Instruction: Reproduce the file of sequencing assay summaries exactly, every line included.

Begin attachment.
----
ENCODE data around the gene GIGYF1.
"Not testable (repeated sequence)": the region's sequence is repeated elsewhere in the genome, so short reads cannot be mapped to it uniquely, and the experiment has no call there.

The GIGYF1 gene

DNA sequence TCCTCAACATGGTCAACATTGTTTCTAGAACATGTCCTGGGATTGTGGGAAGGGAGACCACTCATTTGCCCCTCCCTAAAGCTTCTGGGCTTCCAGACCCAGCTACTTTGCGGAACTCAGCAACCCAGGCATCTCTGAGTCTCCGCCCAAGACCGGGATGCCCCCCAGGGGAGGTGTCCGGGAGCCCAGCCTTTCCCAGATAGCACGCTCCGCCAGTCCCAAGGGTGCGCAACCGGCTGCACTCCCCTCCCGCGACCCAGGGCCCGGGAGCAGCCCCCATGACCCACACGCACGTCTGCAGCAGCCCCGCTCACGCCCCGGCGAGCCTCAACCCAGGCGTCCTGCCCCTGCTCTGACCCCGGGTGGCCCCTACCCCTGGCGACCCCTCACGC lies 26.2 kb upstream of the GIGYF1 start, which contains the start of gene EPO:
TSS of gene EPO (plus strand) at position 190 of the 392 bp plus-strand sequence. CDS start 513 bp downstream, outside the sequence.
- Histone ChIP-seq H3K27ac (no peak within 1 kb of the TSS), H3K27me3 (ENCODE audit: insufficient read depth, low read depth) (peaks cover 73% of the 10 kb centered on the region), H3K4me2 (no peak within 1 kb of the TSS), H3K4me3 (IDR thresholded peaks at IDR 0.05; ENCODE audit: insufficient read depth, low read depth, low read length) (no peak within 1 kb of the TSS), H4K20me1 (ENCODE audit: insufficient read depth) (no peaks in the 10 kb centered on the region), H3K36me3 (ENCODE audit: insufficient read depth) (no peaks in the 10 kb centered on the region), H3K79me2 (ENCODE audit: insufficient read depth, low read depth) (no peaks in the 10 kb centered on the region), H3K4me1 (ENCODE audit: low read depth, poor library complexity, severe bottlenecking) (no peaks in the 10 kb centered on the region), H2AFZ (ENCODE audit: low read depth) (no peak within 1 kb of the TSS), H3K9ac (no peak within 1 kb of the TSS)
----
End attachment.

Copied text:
ENCODE data around the gene GIGYF1.
"Not testable (repeated sequence)": the region's sequence is repeated elsewhere in the genome, so short reads cannot be mapped to it uniquely, and the experiment has no call there.

The GIGYF1 gene

DNA sequence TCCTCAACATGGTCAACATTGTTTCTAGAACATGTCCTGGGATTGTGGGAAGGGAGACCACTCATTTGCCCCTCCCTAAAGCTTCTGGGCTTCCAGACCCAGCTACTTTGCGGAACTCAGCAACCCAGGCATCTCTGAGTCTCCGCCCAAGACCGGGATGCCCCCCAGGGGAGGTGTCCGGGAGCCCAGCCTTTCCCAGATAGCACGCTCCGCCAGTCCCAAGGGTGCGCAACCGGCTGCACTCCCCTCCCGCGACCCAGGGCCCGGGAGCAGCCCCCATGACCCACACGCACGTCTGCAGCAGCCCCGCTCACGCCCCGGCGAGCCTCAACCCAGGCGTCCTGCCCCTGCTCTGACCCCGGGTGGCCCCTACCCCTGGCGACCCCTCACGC lies 26.2 kb upstream of the GIGYF1 start, which contains the start of gene EPO:
TSS of gene EPO (plus strand) at position 190 of the 392 bp plus-strand sequence. CDS start 513 bp downstream, outside the sequence.
- Histone ChIP-seq H3K27ac (no peak within 1 kb of the TSS), H3K27me3 (ENCODE audit: insufficient read depth, low read depth) (peaks cover 73% of the 10 kb centered on the region), H3K4me2 (no peak within 1 kb of the TSS), H3K4me3 (IDR thresholded peaks at IDR 0.05; ENCODE audit: insufficient read depth, low read depth, low read length) (no peak within 1 kb of the TSS), H4K20me1 (ENCODE audit: insufficient read depth) (no peaks in the 10 kb centered on the region), H3K36me3 (ENCODE audit: insufficient read depth) (no peaks in the 10 kb centered on the region), H3K79me2 (ENCODE audit: insufficient read depth, low read depth) (no peaks in the 10 kb centered on the region), H3K4me1 (ENCODE audit: low read depth, poor library complexity, severe bottlenecking) (no peaks in the 10 kb centered on the region), H2AFZ (ENCODE audit: low read depth) (no peak within 1 kb of the TSS), H3K9ac (no peak within 1 kb of the TSS)